Chair in Islamic Studies

Mojtaba Mahdavi is Professor of Political Science and the ECMC Chair in Islamic Studies at the University of Alberta. He is the author and editor of numerous works on post-Islamism, contemporary social movements and democratization in the Middle East and North Africa (MENA), postrevolutionary Iran, and modern Islamic political thought. He is the editor of The Myth of Middle East Exceptionalism: Unfinished Social Movements (Syracuse University Press, 2023), the co-editor of Rethinking China, the Middle East and Asia in a "Multiplex World" (Brill 2022), the co-editor of Towards the Dignity of Difference: Neither ‘End of History’ nor ‘Clash of Civilizations’ (Routledge 2012), the guest editor of The Many Faces of Contemporary Post-Islamism in journal of Religions (2021), and the guest editor of Contemporary Social Movements in the Middle East and Beyond in journal of Sociology of Islam (2014). Dr. Mahdavi is currently working on the following book projects: Ali Shariati and BeyondImagining Ethical Democratic Socialism in Muslim Contexts; Towards a Progressive Post-Islamism: Neo-Shariati Discourse in Postrevolutionary Iran; and Iran: Is a post-Islamist Democracy Possible?

He is a recipient of numerous awards and grants including the Fulbright Canada Visiting Scholar Award at Princeton University, the Social Sciences and Humanities Research Council of Canada (SSHRC) Connection Grant, and the SSHRC Conference Fund, IDRC Canada Partnership Grant, Killam Research Operating Grant, Visiting Fellow Grant at the Liu Institute and Green College at the University of British Columbia, among others.

Dr. Mahdavi’s research lies at the intersection of critical Middle East Studies, Political Economy, Contemporary Islamic Studies, and Decolonial/Postcolonial Studies. It is primarily driven by his interest in socio-structural changes in the life of ordinary people and discursive/intellectual transformations in MENA/Muslim contexts. He is interested in supervising graduate students working on the critical study of social movements, state-society relations, religion & politics, and political economy of MENA; alternative modernities and democracies in Muslim majority contexts; critical post-colonial studies; and contemporary Islamic studies.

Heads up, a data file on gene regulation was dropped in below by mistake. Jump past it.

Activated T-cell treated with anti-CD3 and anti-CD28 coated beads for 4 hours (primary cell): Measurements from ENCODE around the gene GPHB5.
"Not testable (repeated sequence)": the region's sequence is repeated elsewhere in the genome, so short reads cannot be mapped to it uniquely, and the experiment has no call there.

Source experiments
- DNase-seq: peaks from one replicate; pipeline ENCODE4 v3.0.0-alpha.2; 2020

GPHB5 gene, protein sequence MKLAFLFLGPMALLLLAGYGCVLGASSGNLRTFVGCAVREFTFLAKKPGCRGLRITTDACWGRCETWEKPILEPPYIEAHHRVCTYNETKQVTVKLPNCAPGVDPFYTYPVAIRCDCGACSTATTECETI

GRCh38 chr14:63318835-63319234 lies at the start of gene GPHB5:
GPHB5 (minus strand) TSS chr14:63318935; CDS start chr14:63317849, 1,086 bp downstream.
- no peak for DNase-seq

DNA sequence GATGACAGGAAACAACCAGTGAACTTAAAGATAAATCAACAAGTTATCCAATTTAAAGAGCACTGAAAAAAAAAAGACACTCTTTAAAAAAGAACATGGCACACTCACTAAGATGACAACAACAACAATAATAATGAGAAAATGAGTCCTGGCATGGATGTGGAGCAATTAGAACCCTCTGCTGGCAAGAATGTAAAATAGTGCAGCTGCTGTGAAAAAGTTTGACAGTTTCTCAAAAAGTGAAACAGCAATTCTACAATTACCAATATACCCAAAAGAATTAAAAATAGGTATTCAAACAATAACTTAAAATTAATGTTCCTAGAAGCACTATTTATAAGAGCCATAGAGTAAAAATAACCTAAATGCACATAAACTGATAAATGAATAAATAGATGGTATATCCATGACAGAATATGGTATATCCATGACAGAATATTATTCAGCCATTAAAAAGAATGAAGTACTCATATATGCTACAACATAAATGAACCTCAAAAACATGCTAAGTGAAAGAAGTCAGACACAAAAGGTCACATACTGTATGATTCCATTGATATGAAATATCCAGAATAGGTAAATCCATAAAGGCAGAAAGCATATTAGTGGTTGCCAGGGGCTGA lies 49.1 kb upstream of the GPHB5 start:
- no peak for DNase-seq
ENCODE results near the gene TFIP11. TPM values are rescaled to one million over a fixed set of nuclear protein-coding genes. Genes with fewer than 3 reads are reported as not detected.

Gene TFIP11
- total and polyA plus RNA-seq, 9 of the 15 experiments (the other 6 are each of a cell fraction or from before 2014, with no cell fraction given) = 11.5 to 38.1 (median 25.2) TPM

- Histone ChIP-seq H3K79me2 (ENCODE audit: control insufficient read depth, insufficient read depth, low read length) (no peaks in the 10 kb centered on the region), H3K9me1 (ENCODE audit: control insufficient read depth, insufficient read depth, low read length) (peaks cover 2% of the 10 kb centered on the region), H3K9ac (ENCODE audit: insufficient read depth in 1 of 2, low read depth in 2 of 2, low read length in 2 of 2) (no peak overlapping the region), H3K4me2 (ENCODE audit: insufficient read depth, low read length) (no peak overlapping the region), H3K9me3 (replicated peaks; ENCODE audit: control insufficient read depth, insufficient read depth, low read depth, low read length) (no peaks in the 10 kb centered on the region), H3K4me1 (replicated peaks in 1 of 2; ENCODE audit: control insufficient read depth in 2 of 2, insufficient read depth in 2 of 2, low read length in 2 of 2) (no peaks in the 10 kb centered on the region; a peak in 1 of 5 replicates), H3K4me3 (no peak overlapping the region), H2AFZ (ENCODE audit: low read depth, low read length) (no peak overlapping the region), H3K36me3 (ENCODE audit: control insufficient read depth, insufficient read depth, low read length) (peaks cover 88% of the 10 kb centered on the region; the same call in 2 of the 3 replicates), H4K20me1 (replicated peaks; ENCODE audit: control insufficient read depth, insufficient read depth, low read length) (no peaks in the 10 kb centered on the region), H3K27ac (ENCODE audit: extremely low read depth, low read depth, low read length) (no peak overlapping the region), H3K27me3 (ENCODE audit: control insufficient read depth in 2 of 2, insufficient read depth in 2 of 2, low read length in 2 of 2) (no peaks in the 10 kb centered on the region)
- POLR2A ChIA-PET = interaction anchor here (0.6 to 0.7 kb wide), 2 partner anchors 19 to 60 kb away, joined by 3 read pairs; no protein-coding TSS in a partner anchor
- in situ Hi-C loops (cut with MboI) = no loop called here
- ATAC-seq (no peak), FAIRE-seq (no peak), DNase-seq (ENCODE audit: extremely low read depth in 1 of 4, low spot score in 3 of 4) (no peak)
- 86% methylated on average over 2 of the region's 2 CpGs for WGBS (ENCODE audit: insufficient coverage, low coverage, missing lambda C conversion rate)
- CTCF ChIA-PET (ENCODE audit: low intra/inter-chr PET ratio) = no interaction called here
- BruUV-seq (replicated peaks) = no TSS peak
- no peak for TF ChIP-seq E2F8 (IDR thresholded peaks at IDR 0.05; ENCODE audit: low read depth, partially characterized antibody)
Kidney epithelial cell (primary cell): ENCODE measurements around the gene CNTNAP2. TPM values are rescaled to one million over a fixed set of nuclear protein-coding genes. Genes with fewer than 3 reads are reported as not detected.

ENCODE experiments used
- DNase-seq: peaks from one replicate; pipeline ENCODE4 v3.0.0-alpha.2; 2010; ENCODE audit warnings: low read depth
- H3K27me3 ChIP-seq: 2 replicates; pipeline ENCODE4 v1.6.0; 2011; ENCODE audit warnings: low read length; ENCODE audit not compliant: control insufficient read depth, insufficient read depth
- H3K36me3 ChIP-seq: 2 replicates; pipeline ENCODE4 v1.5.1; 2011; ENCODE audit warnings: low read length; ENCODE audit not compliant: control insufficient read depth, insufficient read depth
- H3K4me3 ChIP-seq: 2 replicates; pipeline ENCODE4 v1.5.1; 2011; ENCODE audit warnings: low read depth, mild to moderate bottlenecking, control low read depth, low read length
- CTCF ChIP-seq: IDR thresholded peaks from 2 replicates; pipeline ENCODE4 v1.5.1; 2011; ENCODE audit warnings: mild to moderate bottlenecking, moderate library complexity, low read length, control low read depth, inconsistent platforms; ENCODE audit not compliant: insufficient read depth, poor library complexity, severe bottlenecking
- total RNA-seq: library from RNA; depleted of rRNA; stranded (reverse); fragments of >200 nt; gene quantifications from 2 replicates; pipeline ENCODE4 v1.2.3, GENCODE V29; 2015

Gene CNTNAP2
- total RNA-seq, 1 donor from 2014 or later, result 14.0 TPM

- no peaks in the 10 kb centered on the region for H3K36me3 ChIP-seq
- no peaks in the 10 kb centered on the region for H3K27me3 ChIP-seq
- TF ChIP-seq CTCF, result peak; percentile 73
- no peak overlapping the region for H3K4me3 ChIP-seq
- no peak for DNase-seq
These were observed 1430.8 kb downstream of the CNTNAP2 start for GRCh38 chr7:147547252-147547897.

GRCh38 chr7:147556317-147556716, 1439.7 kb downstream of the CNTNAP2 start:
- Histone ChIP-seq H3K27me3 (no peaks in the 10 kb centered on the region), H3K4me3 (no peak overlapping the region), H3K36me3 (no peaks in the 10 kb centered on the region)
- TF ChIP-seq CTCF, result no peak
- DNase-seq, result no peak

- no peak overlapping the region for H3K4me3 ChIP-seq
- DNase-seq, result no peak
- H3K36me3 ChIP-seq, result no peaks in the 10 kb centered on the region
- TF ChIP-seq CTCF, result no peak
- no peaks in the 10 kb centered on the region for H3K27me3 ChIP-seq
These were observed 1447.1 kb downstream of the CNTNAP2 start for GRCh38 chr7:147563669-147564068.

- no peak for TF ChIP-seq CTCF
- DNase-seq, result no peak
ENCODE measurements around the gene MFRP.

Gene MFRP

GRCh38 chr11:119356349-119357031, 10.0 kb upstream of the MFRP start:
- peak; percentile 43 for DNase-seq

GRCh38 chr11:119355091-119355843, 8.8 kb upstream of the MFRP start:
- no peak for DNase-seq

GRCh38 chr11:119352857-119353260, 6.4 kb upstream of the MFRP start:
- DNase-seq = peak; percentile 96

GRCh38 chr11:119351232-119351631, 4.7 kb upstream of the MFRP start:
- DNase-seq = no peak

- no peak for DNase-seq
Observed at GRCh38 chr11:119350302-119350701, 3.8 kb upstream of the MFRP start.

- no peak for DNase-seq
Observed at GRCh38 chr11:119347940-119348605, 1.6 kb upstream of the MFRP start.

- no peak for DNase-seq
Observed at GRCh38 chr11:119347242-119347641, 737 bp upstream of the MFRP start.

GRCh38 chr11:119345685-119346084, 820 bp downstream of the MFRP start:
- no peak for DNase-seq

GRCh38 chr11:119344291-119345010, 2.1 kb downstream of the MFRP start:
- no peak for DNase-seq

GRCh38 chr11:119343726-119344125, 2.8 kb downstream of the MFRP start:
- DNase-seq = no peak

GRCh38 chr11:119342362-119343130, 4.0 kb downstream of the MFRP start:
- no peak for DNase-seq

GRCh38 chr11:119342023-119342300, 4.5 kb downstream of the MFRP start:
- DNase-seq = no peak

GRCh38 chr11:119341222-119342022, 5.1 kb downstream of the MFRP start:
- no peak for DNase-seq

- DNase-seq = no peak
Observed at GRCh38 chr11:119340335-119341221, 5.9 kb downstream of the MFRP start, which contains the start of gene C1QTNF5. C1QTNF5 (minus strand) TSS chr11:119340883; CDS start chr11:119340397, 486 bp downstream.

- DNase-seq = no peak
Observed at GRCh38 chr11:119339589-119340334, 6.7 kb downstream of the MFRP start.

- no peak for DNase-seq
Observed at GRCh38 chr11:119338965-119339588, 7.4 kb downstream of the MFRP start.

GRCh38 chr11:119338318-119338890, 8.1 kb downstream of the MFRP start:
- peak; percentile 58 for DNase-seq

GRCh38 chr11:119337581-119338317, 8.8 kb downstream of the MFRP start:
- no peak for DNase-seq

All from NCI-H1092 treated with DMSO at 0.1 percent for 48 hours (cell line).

For more information, please visit Prof Mahdavi's personal webpage.

Ibrahim M. Abu-Rabi‘ (1956-2011) was Professor and the first Edmonton Council of Muslim Communities (ECMC) Chair in Islamic Studies in the Department of Political Science, and Department of History & Classics at the University of Alberta, Edmonton, Canada. His primary areas of academic specialization were the Middle East and International Relations.

He received his bachelor of arts from Birzeit University on the West Bank, earned two master’s degrees in the United States — one in political science at the University of Cincinnati and another in religious studies at Temple University — and earned his PhD in Islamic Studies at Temple University in 1987.

Prof. Abu-Rabi‘ was a prolific author and editor of numerous scholarly books. Among them are: The Contemporary Arab Reader on Political Islam (Pluto/University of Alberta 2010); Theodicy and Social Justice in Modern Islamic Thought (Ashgate 2010); Spiritual Dimensions of Bediuzzaman Said Nursi’s Risale-i-Nur (SUNY 2008); Contemporary Islamic Conversations: M. Fethullah Gulen on Turkey, Islam, and the West (SUNY 2008); The Blackwell Companion to Contemporary Islamic Thought (2006); Contemporary Arab Thought: Studies in Post-1967 Arab Intellectual History (Pluto 2005); Islam at the Crossroads: On the Life and Thought of Bediuzzaman Said Nursi (SUNY 2004); Modernlik ve Cagdash Islam Dushuncesi (Yonelish 2003); Intellectual Origins of Islamic Resurgence in the Modern Arab World (SUNY 1996); and The Pearls of Wisdom by the North African Mystic Ibn al-Sabbagh (SUNY 1996). He also translated several books from English into Urdu, Turkish, Arabic, Bosnian, and German, and from Arabic into English.

For more information please visit:

Also visit: Remembering Ibrahim Abu-Rabi’